“Haggard’s heroes attain a legendary stature as their adventures strip away what Tarzan, Lord Greystoke, calls ‘the veneer of civilization,’ and perpetually confront them with danger and death.’ – Robert Morsberger, Afterword to King Solomon’s Mines
This begins with Ursula Andress.
Back in junior high, when my buddies and I were the sort of slobbering idiots about girls and women that one our current POTUS candidates seems to be in advanced middle age, Hammer Films, the British film company that specialized in remakes of Dracula, Frankenstein, and the Mummy announced that it was releasing a new film version of the H. Rider Haggard adventure novel, She. More important to my crowd’s budding libidos, the film would star original Bond girl (there’s a respectful term) Ursula Andress (Andress was the first Bond girl, appearing in the first James Bond film, Dr. No, as the tastefully named Honey Ryder).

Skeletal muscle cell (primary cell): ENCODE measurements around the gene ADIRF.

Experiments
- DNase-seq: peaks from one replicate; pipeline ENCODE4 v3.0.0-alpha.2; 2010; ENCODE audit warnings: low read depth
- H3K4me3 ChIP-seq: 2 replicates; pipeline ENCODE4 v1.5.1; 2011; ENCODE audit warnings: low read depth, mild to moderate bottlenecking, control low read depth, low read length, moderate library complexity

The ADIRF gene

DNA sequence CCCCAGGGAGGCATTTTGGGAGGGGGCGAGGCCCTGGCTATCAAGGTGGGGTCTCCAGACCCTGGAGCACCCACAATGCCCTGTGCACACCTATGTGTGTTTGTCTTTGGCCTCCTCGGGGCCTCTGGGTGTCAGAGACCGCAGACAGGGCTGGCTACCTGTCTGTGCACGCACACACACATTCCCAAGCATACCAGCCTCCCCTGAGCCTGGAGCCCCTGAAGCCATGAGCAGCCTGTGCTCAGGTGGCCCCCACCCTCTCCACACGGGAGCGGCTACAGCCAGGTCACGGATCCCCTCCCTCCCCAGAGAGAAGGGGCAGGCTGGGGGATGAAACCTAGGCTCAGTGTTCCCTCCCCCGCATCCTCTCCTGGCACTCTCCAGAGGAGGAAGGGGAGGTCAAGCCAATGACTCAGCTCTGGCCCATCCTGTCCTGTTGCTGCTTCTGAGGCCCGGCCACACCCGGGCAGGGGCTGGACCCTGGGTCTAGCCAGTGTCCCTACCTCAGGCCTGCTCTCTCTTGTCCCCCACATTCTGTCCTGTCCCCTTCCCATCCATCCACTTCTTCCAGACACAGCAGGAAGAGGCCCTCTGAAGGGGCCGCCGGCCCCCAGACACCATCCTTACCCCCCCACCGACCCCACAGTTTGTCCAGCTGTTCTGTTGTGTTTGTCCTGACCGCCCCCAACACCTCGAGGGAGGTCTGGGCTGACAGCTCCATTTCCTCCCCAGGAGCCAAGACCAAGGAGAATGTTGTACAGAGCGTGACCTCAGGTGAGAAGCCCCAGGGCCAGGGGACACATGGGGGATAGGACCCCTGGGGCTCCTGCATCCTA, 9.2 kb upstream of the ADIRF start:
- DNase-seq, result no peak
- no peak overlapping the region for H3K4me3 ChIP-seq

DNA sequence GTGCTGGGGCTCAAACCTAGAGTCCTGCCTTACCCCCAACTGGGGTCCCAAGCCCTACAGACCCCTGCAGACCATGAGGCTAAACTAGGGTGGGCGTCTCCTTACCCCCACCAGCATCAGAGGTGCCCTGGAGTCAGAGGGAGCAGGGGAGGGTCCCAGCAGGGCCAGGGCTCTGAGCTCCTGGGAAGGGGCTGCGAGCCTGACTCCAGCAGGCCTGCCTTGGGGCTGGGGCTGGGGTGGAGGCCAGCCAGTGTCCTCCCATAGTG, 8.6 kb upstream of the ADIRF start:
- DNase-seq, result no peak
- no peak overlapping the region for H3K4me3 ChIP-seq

We dutifully, lustfully went to see She – which was a typical Hammer film: a lot of fun once one put one’s critical thinking skills on hold. In the aftermath of that experience, and without telling my friends, who would have laughed at my bookishness, I decided to read Haggard’s novel.
It was a lot of fun, too, and a damned sight better than the movie, Ursula Andress notwithstanding. I planned to go on and read King Solomon’s Mines, too, but something distracted me (probably baseball or a guitar) and I never got back to the Haggard universe.
Until last week. Continue reading